Photos and VideosMore Photos and Videos
Hungarian software company to unveil bronze statue of Apple co-founder, Steve Jobs.
In the Hungarian capital, Steve Jobs has been cast in bronze.
A Hungarian software company will unveil a bronze statue commemorating the co-founder of Apple on Dec. 21 in recognition of his leadership and vision, and appreciation for Jobs' support of the fledgeling firm while Hungary was still under communist rule.
Graphisoft founder Gabor Bojar first met Jobs in 1984 at an information technology trade show in Germany, where the company founded behind the Iron Curtain in 1982 was presenting the first version of its ArchiCAD three-dimensional design software on Apple's Lisa computer.
"Steve Jobs was very much convinced about the technology and he offered financial and also marketing support for the company," said Akos Pfemeter, Graphisoft's director of global marketing. "We received some financial support and Steve Jobs helped us distribute our products in the Apple distribution network."
Hungarian sculptor Erno Toth's statue depicts Jobs, who died on Oct. 5, with all his trademark characteristics — a mock turtleneck, jeans and sneakers, round glasses and well-trimmed stubble.
Toth chose to show the inventor making one of his legendary product presentations, one arm outstretched, the other holding a remote control with an uncanny resemblance to an iPhone.
"Jobs said that the hand is very important in a presentation and the hand is the intermediary energy between man and computer," Toth said while putting the finishing touches on the statue at the Leonardo Gold foundry in southern Budapest. "I liked his personality, and at the same time his temperament and movements were inspiring."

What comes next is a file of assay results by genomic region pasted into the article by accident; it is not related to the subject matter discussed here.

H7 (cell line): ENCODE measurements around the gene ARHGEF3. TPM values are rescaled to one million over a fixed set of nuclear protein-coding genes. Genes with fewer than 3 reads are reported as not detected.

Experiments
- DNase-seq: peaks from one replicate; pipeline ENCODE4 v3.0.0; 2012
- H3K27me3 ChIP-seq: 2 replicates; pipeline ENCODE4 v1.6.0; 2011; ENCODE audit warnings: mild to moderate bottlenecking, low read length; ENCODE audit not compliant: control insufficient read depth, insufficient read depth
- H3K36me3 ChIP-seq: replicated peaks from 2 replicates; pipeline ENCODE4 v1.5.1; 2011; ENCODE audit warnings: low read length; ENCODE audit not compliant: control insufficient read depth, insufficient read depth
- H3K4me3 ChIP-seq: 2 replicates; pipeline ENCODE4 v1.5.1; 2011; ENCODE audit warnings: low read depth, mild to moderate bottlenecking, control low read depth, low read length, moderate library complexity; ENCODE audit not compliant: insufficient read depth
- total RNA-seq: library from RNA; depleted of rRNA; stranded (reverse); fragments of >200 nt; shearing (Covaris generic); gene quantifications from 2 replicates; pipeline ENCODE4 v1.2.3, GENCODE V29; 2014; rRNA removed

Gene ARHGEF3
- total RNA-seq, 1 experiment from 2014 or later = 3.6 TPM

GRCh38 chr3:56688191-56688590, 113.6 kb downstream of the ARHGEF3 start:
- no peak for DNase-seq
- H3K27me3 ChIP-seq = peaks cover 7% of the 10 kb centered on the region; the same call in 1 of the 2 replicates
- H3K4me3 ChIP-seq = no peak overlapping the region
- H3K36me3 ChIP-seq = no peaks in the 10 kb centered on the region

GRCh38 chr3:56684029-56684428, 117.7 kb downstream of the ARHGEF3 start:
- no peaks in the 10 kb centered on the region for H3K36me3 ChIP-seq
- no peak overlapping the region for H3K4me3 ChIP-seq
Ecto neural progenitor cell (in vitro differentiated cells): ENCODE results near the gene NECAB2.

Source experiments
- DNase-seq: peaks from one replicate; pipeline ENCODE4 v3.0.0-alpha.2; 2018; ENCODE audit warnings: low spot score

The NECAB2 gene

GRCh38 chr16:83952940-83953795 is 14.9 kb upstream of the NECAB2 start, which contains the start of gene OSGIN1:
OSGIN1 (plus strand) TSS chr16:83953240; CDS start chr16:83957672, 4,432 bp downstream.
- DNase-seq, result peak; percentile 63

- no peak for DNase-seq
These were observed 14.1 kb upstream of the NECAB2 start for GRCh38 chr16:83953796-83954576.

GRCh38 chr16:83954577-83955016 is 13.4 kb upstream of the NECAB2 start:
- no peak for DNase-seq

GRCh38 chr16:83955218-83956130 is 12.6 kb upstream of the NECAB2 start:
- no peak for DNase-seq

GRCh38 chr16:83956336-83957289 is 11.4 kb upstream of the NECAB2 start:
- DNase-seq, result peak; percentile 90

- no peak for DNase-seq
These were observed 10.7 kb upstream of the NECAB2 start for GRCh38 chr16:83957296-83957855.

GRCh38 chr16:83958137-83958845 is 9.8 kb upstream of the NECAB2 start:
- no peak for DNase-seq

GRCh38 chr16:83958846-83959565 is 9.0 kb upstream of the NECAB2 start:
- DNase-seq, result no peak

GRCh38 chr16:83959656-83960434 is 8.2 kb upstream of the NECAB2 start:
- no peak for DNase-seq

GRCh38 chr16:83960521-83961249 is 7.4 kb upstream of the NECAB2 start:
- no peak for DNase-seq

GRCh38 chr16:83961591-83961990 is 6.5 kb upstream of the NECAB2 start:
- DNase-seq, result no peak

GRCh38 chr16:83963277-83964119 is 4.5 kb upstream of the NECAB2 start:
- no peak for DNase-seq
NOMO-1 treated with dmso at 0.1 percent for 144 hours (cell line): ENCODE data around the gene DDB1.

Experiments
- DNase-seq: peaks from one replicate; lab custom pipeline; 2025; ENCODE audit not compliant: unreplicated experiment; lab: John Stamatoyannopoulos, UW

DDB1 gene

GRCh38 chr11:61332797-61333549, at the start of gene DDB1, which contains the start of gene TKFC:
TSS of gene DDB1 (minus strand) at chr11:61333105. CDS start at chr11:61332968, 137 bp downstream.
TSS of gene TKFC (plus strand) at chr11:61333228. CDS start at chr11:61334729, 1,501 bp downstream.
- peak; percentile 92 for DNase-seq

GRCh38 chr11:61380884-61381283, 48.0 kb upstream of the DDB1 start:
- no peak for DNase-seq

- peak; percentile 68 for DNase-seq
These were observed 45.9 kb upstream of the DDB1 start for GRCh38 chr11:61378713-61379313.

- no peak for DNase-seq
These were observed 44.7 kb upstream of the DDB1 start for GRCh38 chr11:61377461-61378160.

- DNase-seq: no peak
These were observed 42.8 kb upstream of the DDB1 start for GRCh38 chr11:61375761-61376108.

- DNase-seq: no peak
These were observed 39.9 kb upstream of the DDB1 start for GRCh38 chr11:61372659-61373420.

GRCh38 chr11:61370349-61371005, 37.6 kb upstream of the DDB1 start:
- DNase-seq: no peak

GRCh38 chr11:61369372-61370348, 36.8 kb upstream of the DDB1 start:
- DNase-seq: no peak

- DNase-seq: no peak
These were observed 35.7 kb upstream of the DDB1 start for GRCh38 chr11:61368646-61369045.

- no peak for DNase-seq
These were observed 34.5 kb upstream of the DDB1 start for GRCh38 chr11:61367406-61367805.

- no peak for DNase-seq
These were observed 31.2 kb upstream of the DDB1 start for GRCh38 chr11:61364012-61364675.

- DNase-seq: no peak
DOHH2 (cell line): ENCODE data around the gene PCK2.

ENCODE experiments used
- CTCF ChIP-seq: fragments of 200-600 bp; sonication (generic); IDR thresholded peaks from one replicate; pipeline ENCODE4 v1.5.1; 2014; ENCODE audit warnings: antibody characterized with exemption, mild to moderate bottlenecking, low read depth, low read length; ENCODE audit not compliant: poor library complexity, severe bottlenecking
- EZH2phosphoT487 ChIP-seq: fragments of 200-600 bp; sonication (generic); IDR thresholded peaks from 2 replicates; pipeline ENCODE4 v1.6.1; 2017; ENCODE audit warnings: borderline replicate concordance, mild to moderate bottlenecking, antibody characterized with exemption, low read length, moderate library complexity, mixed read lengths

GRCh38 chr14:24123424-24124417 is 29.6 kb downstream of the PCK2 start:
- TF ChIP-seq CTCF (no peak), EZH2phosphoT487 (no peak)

The nearly 7-foot-tall (2-meter) statue weighing 485 pounds (220 kilograms) will be placed in Graphisoft Park, a Budapest complex home to several high-tech businesses.
"His designs are also very attractive, so his memorial plaque will be in the shape of the iPad," Toth said, and will highlight a quote — "The only way to do great work is to love what you do."
Despite Hungarians' relatively low average income and the financial crisis sweeping across much of Europe, hundreds of thousands of Apple products have been sold in the country, and Jobs' death inspired tributes similar to others around the world.
"I think it is very rare when someone dies — maybe the last time it happened was with Michael Jackson — that such a frenzy and so much empathy could be seen among people," said Andras Horvath, owner of XMS, one of Hungary's largest Apple retailers.
"I feel that Jobs really changed not just the world of Apple but also the competitors' computers and telephones," Horvath said. "At some level, everyone feels his influence, his megalomania, his pursuit of perfection. This can be found in every IT product."